W3C home > Mailing lists > Public > ietf-http-wg@w3.org > July to September 2013

Re: Header Compression Implementation Feedback

From: James M Snell <jasnell@gmail.com>
Date: Mon, 8 Jul 2013 17:01:23 -0700
Message-ID: <CABP7RbdND8yMknhrBmc7Qh9Qzyv=XrxcXFh4FAmhSRcEWMNBQw@mail.gmail.com>
To: "ietf-http-wg@w3.org" <ietf-http-wg@w3.org>
Another minor item as I've been going through the implementation:

4. Right now, the Header Compression scheme assumes two separate
pre-filled header tables... one for Request headers, the other for
response headers. The challenge with this is that it does not account
for the use of Request Headers within PUSH_PROMISE frames. This is
minor right now, but it means that PUSH_PROMISE frames will not have
optimum compression because the request headers will need to be added
as Literal representations with Indexing. It would be better if we
just had ONE prefilled table (it would make implementation generally
easier as well)

On Mon, Jul 8, 2013 at 1:33 PM, James M Snell <jasnell@gmail.com> wrote:
> So I've gone through and updated my header compression implementation
> based on the current spec. Some feedback (shouldn't be too surprising
> to anyone who may have followed my previous inputs on this topic)
> 1. I'd be *MUCH* happier without the Differential Encoding and the
> Reference Set requirement. These mechanisms are designed to further
> cut down on the number of bits set across the wire but they do add
> complexity to the implementation that I do not feel is strictly
> necessary. It would be possible to greatly simplify implementation if
> Differential Encoding and the Reference Set we dropped from the
> mechanism altogether at the cost of only a handful of additional bytes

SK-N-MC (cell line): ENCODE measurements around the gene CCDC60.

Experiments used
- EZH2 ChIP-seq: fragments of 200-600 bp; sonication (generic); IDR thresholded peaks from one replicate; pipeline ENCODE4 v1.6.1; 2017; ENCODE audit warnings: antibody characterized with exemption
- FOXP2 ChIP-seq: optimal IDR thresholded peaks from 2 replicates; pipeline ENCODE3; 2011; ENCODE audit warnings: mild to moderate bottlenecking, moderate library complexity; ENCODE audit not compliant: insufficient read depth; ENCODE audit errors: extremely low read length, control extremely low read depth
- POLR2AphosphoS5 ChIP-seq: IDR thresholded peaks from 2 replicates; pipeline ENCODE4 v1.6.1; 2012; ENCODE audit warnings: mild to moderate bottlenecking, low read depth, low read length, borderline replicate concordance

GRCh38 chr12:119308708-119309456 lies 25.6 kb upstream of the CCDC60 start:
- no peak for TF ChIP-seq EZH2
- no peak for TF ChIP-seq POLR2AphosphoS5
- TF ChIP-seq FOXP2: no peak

> per serialized header block.
> 2. I'd be *MUCH* happier if Eviction in the Header Table did not cause
> renumbering of the existing items and if there was a fixed range of
> index positions. Roberto has argued that doing so gives much worse
> compression overall when dealing with lots of smaller valued headers
> but my testing against the current corpus of test headers has not
> demonstrated any significant problems. I will be drafting up a
> modified bohe proposal that describes what I'd like to see in detail.
> 3. Going with the fixed range of index positions would allow us to do
> away with the distinction between Literal with Incremental and Literal
> with Substitution indexing. Everything would essentially be Literal
> with Incremental until the fixed range is consumed, then the index
> would simply rollover to reuse the existing index positions. Yes, I
> get that the current scheme gives encoders more flexibility to develop
> alternative algorithms for management the header table but, so far, I
> do not agree that the flexibility is worth the additional complexity.
> - James
Received on Tuesday, 9 July 2013 00:02:10 UTC

This archive was generated by hypermail 2.4.0 : Friday, 17 January 2020 17:14:14 UTC